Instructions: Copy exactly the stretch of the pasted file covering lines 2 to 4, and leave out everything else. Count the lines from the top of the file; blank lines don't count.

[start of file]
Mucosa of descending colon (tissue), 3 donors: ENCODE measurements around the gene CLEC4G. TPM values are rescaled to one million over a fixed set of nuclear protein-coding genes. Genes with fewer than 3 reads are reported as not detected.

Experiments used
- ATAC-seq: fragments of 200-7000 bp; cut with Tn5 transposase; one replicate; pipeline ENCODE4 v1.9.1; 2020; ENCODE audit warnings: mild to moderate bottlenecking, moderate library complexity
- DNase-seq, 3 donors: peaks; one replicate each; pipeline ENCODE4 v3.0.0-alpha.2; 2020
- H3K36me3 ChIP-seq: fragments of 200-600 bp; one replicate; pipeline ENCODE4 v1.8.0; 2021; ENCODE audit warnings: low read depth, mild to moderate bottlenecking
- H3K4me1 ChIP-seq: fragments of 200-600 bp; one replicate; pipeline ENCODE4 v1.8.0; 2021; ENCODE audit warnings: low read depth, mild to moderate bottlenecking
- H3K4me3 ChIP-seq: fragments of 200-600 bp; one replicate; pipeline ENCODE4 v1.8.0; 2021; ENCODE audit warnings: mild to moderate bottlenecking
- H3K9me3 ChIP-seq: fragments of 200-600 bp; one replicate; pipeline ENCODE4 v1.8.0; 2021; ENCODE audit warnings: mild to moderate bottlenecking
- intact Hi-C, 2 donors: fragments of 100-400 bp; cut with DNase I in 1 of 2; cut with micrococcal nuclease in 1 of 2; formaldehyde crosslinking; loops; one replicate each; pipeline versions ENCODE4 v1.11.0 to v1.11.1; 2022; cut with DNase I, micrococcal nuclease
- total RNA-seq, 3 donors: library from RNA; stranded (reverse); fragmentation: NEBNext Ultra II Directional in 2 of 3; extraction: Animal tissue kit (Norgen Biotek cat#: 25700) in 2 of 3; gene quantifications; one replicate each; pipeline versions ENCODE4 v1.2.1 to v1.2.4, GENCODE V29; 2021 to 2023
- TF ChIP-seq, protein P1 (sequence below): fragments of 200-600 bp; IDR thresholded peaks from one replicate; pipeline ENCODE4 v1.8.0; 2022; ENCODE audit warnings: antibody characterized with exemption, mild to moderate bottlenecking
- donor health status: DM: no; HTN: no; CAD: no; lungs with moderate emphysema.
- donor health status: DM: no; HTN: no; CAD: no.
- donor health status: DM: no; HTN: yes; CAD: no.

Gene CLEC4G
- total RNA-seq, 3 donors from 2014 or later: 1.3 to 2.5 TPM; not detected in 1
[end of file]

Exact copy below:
Experiments used
- ATAC-seq: fragments of 200-7000 bp; cut with Tn5 transposase; one replicate; pipeline ENCODE4 v1.9.1; 2020; ENCODE audit warnings: mild to moderate bottlenecking, moderate library complexity
- DNase-seq, 3 donors: peaks; one replicate each; pipeline ENCODE4 v3.0.0-alpha.2; 2020